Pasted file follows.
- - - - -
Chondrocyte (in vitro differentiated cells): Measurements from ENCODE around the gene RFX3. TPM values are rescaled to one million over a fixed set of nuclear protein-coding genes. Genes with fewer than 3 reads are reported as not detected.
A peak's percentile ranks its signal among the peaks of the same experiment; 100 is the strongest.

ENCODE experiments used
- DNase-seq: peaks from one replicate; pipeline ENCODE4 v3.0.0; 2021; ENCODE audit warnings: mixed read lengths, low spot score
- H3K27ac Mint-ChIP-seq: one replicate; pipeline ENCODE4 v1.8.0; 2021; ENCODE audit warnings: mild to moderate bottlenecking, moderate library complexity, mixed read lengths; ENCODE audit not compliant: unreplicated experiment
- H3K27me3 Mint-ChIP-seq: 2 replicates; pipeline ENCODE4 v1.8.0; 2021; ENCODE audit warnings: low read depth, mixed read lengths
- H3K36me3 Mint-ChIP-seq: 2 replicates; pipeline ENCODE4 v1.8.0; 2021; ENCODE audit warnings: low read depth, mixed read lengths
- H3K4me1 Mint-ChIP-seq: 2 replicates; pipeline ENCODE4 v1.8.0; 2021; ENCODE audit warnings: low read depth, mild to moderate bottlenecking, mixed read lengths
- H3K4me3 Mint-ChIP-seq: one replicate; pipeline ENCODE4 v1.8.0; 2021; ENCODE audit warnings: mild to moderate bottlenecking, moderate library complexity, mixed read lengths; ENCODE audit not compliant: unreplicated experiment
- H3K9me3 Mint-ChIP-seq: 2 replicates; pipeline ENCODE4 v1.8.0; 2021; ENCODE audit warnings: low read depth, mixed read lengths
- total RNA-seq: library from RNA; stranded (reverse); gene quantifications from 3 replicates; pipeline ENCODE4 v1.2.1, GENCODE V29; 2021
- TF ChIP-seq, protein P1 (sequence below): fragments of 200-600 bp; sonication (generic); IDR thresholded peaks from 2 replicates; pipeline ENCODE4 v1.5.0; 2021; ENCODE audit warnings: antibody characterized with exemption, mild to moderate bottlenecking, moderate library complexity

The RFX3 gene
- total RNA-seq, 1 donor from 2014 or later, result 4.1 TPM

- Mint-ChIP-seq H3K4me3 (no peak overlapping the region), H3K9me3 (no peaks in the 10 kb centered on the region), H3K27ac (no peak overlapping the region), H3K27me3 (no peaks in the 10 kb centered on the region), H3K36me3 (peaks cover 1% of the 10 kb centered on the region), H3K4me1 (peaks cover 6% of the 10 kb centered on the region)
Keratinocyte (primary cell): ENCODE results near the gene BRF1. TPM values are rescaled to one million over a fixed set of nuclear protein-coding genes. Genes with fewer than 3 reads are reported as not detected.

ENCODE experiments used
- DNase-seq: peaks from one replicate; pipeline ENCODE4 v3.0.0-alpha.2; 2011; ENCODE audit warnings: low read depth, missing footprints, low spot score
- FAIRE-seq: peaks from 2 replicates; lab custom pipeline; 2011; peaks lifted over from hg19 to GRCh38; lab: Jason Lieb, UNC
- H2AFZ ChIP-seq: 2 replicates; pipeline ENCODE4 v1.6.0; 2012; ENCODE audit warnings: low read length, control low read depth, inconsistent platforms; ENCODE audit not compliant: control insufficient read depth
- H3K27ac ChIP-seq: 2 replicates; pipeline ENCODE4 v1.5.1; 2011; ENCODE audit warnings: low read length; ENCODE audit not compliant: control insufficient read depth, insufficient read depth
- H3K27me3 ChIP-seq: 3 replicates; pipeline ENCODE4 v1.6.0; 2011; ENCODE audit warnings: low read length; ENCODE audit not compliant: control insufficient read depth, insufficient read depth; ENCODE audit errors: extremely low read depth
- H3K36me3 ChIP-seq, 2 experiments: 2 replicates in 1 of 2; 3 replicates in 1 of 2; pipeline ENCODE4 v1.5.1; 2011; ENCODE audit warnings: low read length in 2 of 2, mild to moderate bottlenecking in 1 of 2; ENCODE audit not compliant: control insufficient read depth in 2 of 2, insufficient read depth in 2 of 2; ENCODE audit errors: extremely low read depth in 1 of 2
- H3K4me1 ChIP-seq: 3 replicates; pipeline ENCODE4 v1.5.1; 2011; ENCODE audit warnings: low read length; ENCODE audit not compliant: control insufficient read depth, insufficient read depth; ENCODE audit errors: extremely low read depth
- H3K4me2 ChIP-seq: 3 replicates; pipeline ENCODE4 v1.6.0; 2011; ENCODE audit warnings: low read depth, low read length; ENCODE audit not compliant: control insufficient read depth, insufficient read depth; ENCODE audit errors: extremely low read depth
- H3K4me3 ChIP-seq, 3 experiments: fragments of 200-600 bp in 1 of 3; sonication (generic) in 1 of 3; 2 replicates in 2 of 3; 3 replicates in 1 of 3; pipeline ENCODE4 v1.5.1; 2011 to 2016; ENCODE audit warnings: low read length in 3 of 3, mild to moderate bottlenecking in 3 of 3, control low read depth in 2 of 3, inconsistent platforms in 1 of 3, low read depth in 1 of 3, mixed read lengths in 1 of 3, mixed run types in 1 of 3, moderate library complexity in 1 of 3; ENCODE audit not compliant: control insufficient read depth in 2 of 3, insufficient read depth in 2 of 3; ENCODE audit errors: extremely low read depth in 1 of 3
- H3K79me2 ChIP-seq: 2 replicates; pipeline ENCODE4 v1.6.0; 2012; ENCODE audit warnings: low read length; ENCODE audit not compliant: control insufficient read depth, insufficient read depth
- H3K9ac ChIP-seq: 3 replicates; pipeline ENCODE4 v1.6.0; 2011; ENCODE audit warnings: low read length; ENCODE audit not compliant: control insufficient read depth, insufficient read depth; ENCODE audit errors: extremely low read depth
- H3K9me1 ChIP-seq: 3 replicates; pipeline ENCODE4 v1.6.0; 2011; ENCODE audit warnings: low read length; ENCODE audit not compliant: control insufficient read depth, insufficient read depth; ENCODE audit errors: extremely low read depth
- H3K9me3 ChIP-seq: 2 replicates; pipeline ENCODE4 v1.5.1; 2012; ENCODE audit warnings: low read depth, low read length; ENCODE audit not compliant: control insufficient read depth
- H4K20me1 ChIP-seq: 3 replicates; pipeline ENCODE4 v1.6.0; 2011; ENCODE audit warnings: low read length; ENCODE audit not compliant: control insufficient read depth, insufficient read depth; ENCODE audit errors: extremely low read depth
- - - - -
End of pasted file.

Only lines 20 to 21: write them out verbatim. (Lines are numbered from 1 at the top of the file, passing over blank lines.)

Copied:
- H2AFZ ChIP-seq: 2 replicates; pipeline ENCODE4 v1.6.0; 2012; ENCODE audit warnings: low read length, control low read depth, inconsistent platforms; ENCODE audit not compliant: control insufficient read depth
- H3K27ac ChIP-seq: 2 replicates; pipeline ENCODE4 v1.5.1; 2011; ENCODE audit warnings: low read length; ENCODE audit not compliant: control insufficient read depth, insufficient read depth